First Mennonite Church
August 16, 2020
We Have Been Declared “Blessed”
Text: Matthew 5:1-5
When Jesus saw the crowds, he went up the mountain; and after he sat down, his disciples came to him. 2 Then he began to speak, and taught them, saying:
3 “Blessed are the poor in spirit, for theirs is the kingdom of heaven.
4 “Blessed are those who mourn, for they will be comforted.
5 “Blessed are the meek, for they will inherit the earth.
Today, I would like for us to start considering what are called the “Beatitudes.” These are the series of sayings in which Jesus describes his followers as “blessed.” As we will find or already know, Jesus describes as “blessed” some of the things we wouldn’t readily associate with being blessed.
It is common to hear people saying things such as these:
“I am so blessed to have healthy and well-behaved children.” Or, “I am so blessed to have a beautiful house in a safe neighborhood.” Or, “I am blessed to have this nice car, or a good paying job, or abundance of food, etc.” This view of what blessed means seem to say that a family with sick child or children struggling at school cannot say it is blessed. It would mean that the employee who lost his job or the person who drives a clunker or lives in a crowded, run-down apartment is not a blessed person. We seem to have associated being blessed to having abundance, comfort, and a worry-free life.
There are some versions of the Bible for this passage that have “happy” instead of “blessed.” And although the use of the word happy might simplify for us the meaning of what Jesus says in the Beatitudes, the word misses to capture the depth of what Jesus was saying. Happy is often the emotional response to something positive. Happiness is often a fleeting emotion. We get happy when the food comes out perfectly especially when we have guests. We are happy when our hard work gives good results. We are happy when the doctors tell us we have a clean bill of health. We are happy when we get a break from the heat. So, then, what is the meaning of the word “blessed?”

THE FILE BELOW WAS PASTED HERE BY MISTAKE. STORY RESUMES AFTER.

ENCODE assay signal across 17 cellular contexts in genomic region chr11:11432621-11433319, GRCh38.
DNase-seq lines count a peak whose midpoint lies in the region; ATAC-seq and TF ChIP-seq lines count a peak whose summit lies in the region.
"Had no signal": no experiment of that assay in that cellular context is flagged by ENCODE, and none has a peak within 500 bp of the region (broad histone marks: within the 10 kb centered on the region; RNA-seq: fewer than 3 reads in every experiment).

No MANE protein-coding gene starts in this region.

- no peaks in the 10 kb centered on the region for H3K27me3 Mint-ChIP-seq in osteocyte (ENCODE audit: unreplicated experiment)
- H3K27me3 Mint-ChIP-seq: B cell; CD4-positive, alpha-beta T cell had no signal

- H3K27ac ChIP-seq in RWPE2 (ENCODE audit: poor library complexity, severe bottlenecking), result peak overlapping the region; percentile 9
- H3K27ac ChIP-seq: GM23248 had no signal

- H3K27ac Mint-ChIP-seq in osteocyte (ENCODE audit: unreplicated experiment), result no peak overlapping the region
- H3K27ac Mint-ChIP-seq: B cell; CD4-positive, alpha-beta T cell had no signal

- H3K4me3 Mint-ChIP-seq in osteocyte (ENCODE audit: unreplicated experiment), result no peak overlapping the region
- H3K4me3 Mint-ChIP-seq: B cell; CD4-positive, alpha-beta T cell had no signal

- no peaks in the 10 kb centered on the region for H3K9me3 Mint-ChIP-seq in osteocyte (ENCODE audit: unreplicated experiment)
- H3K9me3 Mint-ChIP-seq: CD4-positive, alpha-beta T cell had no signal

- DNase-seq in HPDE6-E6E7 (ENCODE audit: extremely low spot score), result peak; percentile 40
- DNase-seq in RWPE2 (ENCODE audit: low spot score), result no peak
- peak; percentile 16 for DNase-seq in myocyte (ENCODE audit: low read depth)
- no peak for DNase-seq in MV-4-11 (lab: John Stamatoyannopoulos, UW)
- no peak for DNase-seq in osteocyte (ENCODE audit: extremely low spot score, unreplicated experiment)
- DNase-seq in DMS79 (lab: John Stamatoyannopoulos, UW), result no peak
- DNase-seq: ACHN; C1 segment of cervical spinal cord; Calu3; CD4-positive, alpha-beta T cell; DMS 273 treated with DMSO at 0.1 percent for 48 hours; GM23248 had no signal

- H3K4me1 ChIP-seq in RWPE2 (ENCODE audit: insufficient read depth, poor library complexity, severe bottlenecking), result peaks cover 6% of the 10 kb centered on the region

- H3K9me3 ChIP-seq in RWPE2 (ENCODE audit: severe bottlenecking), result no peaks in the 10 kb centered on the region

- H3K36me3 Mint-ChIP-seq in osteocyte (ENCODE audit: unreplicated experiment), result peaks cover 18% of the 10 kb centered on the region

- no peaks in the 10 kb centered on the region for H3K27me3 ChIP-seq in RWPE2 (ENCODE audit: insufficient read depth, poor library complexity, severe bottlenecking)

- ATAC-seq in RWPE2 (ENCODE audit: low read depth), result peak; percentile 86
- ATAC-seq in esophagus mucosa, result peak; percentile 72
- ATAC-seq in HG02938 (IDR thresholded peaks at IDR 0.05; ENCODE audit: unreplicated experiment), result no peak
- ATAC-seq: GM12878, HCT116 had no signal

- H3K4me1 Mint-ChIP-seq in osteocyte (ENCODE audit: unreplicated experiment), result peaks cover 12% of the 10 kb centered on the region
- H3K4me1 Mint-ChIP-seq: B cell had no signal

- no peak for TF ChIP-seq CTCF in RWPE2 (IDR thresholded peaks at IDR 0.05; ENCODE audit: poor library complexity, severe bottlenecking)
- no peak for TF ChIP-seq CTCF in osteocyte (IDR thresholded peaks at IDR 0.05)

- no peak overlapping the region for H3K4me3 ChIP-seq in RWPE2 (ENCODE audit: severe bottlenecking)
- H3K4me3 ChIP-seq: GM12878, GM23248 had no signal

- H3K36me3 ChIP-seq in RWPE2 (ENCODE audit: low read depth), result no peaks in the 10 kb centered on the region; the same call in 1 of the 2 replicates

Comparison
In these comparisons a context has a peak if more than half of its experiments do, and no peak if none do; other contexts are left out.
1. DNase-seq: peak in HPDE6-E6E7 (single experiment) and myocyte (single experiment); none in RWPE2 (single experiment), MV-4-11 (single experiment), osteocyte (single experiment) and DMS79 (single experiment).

The Greek word commonly translated as blessed is makários. This word describes a believer as being in an enviable position for being a recipient of God’s grace in Christ. To be blessed describes the privileged position of being in the kingdom of God. To be blessed means being included in the realm where God is working his good will.
When Jesus uses the word translated as blessed, he is speaking not simply to individuals but to the community, and he is declaring an objective reality based on God’s grace—a divine act—and not subjective feelings, and much less something we earn or achieve on our own. To be blessed means God has given us something we cannot afford for ourselves.
By this definition of blessed, we can see that it is not something we achieve, but that is given to us. To be blessed is not the same as being happy, for the opposite of being blessed is not being unhappy, but being cursed.
Being blessed is about who we are…because of what God does for us in Jesus Christ. Therefore, it does not matter whether we are rich or poor, drive a new car or an old clunker, whether we are employed or unemployed. When we come to Christ Jesus and commit to follow him, as Lord and Savior, we are declared blessed by God.
Although the Beatitudes have an ethical dimension in them, they are not commandment, imperatives or exhortations with which to shape our character. They are descriptive of those who follow Christ. They anticipate the actions, way of life, and mode of behavior of those who follow Christ. The Beatitudes also have a future perspective. They move from the present to the future: “Blessed are…for they will. In that respect, the Beatitudes are the prophetic declaration of God upon those the kingdom of God has dawned in their heart. They describe them now and points out to them what their future holds.
Today, we are considering the first three Beatitudes.
- “Blessed are the poor in spirit, for theirs is the kingdom of heaven.”